BWW Review: JOSEPH AND THE AMAZING TECHNICOLOR DREAMCOAT, London PalladiumOh Lord! The second Biblical Andrew Lloyd Webber opening of the week (taking his current London production total up to a whopping five from next month) is his early collaboration with Tim Rice, celebrating 50 years since its original concept album, and back home at the Palladium. But a joyfully fresh staging makes this a Joseph for 2019 - and a family-friendly summer hit.

BWW Review: JOSEPH AND THE AMAZING TECHNICOLOR DREAMCOAT, London PalladiumOne major change is the expansion of the Narrator role to showcase the vaudevillian talents of Sheridan Smith; in some ways, it's very much Funny Girl 2: Now Even Funnier! Smith not only helms the story, but dons a beard and Northern growl to play Jacob, leads Joseph's brothers in a tap breakout, plays the spoons, gets her vamp on for Potiphar's wife, has a crack at can-can and street dance, dons an eye patch and a hunchback, and even pinches Pharaoh's nipples.

Not only is it a tour-de-force turn, but throughout she keeps contact with the audience, throwing in a cheeky "It's me!" during a new disguise, and adding winks and self-deprecating grins. The opening scene, in which she tells a campfire tale to her young charges, also sets this firmly as a story conjured by them: theatre as collaborative imagination, with Smith's "down with da kids", sparkly tracksuit-clad drama teacher figure setting them on the path.

That's reflected throughout Laurence Connor's bold, playful production. There's no reliance on video or overcomplicated set. Instead, Morgan Large's exuberant design feels like an upscaled version of a school show - camel heads stuck on bikes, toy sheep on skateboards, brightly coloured backdrops, Smith and the children in trainers throughout, and of course a rainbow-hued dreamcoat.

Connor and choreographer JoAnn M Hunter (who also collaborated on Lloyd Webber's School of Rock) brilliantly incorporate the younger performers throughout. On press night, Oliver Crouch made a superb mini despot as Potiphar, dressed in suspenders and tie - think a junior Jacob Rees-Mogg - while Mia Walsh was lifted aloft in the splits as a sassy goat, Luca Willemburg made a suitably starchy butler and Sacha Yarwood a particularly poignant Benjamin, cowering beneath the much larger Joseph.

The kids cast is also slotted into pretty much every number, bringing fun and energy - whether showing off some accomplished tumbling, clambering the bars of Joseph's cell or stroking their giant beards. There's some impressive vocals, too, and professionalism without affectation. They invite viewers, young and old, into the pleasure of storytelling.

Though the dominance of Smith's turn means it feels slightly as though any Joseph will do, Jac Yarrow nevertheless acquits himself well in his professional debut. He's a lithe, buoyant presence, eager, expressive and naturally engaging, but has a few vocal issues (perhaps exacerbated by first-night nerves) - a tendency to drop into speak-sing at the expense of phrasing and tone, and some tuning wobbles.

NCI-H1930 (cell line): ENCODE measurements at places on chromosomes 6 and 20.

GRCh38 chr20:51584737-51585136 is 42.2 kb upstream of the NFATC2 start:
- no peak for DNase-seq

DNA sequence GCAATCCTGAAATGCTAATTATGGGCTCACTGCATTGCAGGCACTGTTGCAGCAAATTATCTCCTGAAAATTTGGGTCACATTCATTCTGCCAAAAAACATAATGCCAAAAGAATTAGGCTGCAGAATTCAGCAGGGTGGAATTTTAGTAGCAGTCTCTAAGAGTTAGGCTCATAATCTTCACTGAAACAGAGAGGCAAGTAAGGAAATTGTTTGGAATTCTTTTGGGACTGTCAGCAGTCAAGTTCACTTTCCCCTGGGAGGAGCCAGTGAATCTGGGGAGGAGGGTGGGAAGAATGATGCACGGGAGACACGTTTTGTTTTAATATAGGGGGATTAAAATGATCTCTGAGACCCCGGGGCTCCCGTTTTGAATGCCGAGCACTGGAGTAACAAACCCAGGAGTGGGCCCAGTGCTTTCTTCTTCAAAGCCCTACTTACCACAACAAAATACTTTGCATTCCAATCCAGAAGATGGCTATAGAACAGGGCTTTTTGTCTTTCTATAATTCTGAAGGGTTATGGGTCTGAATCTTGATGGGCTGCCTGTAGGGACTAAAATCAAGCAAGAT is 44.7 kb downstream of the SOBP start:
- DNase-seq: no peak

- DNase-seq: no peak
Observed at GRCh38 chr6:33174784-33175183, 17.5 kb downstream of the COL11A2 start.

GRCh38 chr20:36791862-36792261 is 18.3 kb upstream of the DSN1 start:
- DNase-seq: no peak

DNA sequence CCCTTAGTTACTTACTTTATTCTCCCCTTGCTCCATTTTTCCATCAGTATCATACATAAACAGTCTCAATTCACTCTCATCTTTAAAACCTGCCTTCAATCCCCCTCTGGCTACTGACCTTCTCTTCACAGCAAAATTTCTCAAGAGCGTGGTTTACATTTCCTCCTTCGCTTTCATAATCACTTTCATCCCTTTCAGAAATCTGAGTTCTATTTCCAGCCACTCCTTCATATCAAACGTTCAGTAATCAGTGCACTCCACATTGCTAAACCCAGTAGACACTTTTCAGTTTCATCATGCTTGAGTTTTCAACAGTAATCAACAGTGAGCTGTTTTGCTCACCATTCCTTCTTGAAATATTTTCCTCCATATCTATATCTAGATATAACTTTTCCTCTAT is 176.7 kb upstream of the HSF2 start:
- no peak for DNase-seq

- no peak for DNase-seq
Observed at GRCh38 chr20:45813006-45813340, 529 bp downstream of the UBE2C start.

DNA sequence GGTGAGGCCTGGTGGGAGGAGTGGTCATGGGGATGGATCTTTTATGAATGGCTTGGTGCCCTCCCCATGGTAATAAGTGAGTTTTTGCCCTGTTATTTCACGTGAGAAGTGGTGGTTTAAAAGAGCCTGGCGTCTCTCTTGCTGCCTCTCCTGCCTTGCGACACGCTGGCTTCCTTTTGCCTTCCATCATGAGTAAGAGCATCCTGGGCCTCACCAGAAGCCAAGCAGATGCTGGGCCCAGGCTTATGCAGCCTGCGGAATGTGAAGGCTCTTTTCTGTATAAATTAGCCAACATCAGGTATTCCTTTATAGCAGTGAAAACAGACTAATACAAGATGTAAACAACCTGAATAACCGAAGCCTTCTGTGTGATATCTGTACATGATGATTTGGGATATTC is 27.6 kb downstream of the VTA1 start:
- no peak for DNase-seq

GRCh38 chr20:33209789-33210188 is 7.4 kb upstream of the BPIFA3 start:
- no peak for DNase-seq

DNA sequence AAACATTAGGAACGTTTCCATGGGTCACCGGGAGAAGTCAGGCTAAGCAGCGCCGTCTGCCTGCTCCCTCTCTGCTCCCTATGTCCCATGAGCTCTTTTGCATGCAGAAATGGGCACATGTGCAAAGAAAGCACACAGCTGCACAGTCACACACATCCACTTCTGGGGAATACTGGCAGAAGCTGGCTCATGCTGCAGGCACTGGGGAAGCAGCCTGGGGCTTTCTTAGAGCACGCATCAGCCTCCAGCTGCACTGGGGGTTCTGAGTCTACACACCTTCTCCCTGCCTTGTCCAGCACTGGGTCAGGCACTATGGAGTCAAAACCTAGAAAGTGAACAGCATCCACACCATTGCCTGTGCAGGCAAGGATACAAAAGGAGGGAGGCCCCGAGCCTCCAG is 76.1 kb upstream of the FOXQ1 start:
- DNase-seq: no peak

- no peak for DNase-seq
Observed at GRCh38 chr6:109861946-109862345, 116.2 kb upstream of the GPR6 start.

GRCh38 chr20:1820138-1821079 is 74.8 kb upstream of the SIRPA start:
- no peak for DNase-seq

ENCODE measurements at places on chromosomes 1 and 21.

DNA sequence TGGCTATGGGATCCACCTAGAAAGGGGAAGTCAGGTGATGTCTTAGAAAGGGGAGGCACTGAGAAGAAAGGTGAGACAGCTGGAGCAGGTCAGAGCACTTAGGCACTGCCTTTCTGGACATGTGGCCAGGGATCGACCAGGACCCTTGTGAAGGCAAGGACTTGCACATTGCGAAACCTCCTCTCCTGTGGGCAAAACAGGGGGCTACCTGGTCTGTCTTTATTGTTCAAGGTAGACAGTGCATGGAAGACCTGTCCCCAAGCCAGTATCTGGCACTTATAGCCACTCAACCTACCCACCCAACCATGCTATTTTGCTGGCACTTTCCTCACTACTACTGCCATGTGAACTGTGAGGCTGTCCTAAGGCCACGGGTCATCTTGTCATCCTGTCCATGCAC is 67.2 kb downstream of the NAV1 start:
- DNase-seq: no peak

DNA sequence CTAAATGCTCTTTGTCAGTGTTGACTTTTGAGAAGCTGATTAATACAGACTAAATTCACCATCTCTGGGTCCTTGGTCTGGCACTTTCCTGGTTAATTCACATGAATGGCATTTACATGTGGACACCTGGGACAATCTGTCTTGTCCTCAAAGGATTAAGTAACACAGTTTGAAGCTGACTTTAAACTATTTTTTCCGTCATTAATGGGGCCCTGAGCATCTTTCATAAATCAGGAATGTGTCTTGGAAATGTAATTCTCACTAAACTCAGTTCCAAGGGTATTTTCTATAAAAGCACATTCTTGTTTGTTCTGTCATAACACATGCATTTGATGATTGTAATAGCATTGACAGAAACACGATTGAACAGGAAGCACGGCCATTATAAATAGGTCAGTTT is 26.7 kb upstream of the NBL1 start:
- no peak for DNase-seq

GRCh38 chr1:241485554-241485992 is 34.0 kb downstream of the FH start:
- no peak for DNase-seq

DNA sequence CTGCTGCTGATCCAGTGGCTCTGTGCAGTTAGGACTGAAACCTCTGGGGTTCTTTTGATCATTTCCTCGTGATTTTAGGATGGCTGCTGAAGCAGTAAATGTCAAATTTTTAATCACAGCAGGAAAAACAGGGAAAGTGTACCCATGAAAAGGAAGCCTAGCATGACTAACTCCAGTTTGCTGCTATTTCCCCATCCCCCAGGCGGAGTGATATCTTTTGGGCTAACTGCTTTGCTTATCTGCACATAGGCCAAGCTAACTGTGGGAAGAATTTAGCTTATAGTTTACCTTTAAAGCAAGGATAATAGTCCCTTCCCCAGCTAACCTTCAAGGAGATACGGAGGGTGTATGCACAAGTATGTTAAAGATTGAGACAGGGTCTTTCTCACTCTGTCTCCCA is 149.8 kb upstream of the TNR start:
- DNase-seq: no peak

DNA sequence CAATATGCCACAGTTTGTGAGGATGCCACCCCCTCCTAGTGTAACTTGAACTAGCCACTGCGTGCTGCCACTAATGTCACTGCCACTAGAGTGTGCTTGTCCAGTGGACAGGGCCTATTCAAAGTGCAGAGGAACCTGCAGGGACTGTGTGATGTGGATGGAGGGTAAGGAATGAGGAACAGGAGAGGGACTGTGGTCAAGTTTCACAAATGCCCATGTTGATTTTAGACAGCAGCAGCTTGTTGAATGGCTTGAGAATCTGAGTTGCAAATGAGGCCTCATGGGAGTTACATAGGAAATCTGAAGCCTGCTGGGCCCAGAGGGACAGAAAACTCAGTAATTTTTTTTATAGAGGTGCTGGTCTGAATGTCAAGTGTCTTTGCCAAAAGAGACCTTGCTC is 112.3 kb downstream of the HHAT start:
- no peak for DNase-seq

Lending the show the feeling of a family reunion, Jason Donovan is back, swapping Joseph for Pharaoh. He works the audience expertly during his big number, raising a big laugh with his wry groan as he staggers up from a climactic kneel, leans into the MGM high-octane camp of the gold lamé and guyliner, and studiously apes the Elvis moves. Singing wise, he starts a little shaky and mumbles the lyrics, but warms up into a big, crowd-pleasing finish.

The brothers are a cracking ensemble, two of their numbers the standouts of each act. In the first, Hunter cleverly builds on the country song pastiche to create an exhilarating hoedown that also utilises the sometimes underused but excellent female ensemble (shades of Michael Kidd's athletic work in Seven Brides for Seven Brothers), while in the second, the French depression of "Those Canaan Days" is taken to delirious extremes - with a great added can-can gag, capped by a very funny lighting cue from Ben Cracknell. Richard Carson's Reuben and Michael Pickering's Simeon lead each with aplomb.

Throughout, the show feels fuelled by the wit of Lloyd Webber's parodic score (sounding wonderful here with a full orchestra) and, in particular, Rice's sublimely silly yet highly efficient lyrics; who else would rhyme "pyjamas" and "farmers"? It leans into the giddy fun of the piece, showing it's very much in on the joke, while (problematic calypso aside...) adding just enough of an update to also make it a convincingly contemporary production.

The one downside of Smith's skilled but ever-present clowning is that the drama's darker moments are compromised; the seduction that dooms Joseph to prison is pure slapstick, and she pulls us out of the story by constantly breaking the fourth wall. That should soften the scary bits for younger viewers, but others may wish for a little more jeopardy to balance the elation of numbers like the dance-tastic, clap-along "Megamix".

But this is otherwise a dream revival - and a lovely fit for a venue with such a rich history of variety entertainment. Go go go book!

Joseph and the Amazing Technicolor Dreamcoat at the London Palladium until 7 September

Read our interviews with choreographer JoAnn M Hunter and Jac Yarrow!

See Andrew Lloyd Webber and Tim Rice at curtain call!

Photo credit: Tristram Kenton

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From This Author Marianka Swain

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